There are a lot of ways, and at a lot of levels, you can interpret the principle of serving others. The essence of entrepreneurship is finding and then fulfilling a need for which others willingly pay you. When set in the context of service, you define a moral baseline, that through your products or services, you produce good. You help others to become happy, you “yield fruit.” (Sure, there’s a lot of money that can be made catering to people’s base appetites, but that’s not in keeping with our ethical standards.)

In the context of generating wealth, you earn by your calling, find meaning and purpose in the work you do. I’m not suggesting you follow your passion. Often our ‘passion’ is misdirected and self-serving, whereby we only really consider how much fun or benefit we ourselves derive from it. When the fun part is over, too often we give up, because it doesn’t live up to the daydreams we once envisioned. Rather, this is about matching the talents, capacities, and inclinations you hold, with the needs of the environment around you. Job ads are the environment getting really explicit about what needs doing and who is willing to pay. But looking with discernment at what individuals are asking for and what they need, a form of reading reality, can also direct you into profitable lines of service. Thus, have a trade, craft, profession, or art whereby you earn your living and you will be contributing to the welfare and prosperity of the whole. The more conscious you are about carrying this out, with these intended outcomes, the sooner we’ll see desirable transformation in society.

And then there’s the more typical understanding of service: volunteering. This is when we give of our time (considerably the most important resource we have, since it can never be earned back), to help contribute to the well-being of the community. Ideally, we should see our service in a holistic way, some of which we get paid for, some of which we don’t, but overall, contributing to the common weal. In many ways, they may be integrated and learning from one impacts your ability to carry out the other.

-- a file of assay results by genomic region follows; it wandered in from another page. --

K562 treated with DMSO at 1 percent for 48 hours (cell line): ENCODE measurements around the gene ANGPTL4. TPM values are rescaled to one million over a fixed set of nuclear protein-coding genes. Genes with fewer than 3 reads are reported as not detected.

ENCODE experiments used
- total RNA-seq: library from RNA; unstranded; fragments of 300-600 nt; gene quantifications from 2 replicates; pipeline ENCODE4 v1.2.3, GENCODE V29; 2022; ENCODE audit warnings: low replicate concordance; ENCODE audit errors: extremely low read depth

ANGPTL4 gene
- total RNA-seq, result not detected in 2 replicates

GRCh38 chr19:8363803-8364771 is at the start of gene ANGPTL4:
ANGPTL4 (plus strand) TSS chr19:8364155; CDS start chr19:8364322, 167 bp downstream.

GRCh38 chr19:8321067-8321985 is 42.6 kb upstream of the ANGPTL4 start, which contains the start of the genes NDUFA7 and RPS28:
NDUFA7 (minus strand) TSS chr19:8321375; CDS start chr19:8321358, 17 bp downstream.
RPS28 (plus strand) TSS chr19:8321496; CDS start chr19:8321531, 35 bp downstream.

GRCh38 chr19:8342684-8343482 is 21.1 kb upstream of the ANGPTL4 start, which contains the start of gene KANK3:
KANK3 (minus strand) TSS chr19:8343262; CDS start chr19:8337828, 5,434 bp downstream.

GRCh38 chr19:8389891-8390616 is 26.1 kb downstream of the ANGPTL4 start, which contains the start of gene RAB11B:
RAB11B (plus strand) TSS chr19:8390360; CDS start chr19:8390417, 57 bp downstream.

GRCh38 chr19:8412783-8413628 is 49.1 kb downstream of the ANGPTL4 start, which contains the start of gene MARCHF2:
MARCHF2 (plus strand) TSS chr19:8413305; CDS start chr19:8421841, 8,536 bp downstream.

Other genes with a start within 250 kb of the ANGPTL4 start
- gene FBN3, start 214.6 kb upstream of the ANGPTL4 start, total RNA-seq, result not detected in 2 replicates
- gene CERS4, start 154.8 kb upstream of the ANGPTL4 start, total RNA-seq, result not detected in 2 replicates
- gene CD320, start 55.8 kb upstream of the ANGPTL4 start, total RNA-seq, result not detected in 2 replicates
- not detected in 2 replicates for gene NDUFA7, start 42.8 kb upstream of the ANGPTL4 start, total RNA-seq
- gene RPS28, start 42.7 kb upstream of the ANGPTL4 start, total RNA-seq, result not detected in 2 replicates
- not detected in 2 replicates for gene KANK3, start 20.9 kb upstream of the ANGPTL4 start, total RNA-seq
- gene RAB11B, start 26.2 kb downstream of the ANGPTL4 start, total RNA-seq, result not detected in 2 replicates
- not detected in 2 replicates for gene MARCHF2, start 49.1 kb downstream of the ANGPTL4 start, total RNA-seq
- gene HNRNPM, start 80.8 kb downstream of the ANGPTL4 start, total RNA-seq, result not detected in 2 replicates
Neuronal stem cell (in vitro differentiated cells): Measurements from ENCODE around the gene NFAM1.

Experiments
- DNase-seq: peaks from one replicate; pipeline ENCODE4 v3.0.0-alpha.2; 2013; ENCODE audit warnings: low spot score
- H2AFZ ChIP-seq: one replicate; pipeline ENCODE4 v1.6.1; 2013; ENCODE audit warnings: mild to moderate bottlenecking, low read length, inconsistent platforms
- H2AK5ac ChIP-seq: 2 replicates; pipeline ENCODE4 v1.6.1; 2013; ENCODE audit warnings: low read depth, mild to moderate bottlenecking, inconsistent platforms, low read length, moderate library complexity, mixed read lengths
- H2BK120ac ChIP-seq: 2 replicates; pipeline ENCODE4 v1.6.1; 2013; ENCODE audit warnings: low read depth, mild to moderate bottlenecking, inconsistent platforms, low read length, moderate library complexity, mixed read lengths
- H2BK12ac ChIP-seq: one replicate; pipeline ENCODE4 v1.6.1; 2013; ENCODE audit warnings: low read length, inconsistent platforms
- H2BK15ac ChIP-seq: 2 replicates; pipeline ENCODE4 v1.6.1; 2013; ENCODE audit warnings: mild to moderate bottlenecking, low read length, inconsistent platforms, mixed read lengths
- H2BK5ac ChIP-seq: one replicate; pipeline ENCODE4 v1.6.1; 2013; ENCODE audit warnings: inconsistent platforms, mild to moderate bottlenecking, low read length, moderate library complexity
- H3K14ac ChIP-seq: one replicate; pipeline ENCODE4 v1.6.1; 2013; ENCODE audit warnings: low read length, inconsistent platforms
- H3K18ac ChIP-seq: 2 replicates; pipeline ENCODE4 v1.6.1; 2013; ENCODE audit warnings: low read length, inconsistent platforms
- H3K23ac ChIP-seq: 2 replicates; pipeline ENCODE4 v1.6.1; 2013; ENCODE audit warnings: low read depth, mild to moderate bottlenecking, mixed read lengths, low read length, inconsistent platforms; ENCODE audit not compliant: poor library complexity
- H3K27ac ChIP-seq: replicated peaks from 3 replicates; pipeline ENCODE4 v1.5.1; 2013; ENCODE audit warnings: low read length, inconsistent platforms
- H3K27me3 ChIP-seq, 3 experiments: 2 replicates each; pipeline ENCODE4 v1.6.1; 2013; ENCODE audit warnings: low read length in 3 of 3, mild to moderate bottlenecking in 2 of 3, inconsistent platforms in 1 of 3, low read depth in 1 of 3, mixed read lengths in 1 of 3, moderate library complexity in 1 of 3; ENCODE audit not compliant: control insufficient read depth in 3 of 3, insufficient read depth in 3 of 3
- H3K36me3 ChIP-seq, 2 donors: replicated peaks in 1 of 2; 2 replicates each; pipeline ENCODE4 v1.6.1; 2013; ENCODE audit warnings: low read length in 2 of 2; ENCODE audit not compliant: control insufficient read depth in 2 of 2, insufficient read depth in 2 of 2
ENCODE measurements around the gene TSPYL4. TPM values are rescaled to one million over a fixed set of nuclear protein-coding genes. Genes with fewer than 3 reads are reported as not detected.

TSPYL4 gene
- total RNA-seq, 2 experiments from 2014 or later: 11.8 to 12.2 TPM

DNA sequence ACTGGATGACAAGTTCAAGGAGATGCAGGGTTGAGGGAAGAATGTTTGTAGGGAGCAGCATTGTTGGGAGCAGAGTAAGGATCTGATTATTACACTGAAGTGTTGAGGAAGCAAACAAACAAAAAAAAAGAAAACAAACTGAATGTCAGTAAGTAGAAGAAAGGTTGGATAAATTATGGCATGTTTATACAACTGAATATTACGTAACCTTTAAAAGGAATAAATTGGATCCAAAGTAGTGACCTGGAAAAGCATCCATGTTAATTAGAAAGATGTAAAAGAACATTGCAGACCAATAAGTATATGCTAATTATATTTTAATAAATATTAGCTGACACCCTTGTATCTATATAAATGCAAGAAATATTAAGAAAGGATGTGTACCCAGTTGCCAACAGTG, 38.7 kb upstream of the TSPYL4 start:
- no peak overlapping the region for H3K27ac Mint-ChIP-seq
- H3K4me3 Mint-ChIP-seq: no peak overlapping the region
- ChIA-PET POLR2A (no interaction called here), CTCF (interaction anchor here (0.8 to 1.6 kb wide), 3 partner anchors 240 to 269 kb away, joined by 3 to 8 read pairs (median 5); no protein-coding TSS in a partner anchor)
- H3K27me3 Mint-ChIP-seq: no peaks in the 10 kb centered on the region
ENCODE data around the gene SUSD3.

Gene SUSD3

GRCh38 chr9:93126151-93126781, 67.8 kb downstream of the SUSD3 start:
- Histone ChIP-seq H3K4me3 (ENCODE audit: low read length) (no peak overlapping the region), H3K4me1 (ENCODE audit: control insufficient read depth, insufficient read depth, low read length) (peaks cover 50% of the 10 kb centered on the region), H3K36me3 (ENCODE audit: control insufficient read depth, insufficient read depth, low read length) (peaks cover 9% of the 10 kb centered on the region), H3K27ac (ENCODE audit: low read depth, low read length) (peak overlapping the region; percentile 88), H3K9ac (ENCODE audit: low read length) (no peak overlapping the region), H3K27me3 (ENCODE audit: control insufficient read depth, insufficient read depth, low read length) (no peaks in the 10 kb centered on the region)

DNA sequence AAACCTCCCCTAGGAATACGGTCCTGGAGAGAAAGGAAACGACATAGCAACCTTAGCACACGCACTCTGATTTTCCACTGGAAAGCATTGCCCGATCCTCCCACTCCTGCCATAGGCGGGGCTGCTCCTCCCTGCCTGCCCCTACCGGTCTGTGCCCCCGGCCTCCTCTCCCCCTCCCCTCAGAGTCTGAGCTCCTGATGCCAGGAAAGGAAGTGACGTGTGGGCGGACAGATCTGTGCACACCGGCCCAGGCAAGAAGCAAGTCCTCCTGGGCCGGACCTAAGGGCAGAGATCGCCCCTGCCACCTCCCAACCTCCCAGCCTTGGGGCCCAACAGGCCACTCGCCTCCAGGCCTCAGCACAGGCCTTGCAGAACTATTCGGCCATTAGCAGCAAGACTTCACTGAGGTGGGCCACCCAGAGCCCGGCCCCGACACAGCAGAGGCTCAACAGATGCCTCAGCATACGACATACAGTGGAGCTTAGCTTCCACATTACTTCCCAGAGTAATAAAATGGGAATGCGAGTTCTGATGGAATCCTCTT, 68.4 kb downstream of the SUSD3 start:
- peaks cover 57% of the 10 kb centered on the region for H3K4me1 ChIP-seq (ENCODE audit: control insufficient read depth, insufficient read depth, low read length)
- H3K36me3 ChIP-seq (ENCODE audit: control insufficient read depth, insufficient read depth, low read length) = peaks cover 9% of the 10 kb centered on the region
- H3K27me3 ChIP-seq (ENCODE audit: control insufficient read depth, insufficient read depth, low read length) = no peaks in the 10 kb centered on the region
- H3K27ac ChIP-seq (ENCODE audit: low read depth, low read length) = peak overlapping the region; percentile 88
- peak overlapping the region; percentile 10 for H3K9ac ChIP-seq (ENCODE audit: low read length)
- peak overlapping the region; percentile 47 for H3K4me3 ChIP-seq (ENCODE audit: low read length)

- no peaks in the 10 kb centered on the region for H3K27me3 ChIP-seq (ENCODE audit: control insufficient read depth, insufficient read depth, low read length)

What we don’t want is to have a day job that we feel isn’t service, and then only once in a while do a day-of-service that our company sponsors. I once volunteered to help build a playground and a bunch of folks from a sponsoring insurance agency were also there. When asked what work I did, I mentioned preventing evictions in the neighborhood where the playground was being located. The woman replied “Oh, that’s God’s work”. Sure, preventing evictions is tough and helps folks, but so does providing insurance payouts when we consider how many people have NOT become destitute upon experiencing a personal or natural disaster. It may be as simple as mentally reframing what you do to see how you can be of service. Either way, being of service can do wonders to improve your mental health. Helping others to become happy gets you out of your own head and paradoxically, helps you become happy in return.

This book is a work in progress and we’ll all benefit from your input and collaboration. In the “Leave a Reply” below, please post examples, comments, questions, and needed edits. By posting, you grant permission for inclusion of any content to become part of the book, now or in the future, in whatever form it may take. I’ll give attributions to the extent possible. I know sharing about our financial lives can be sensitive, so if you want to share anonymously, please use the contact form instead and I’ll honor your request.

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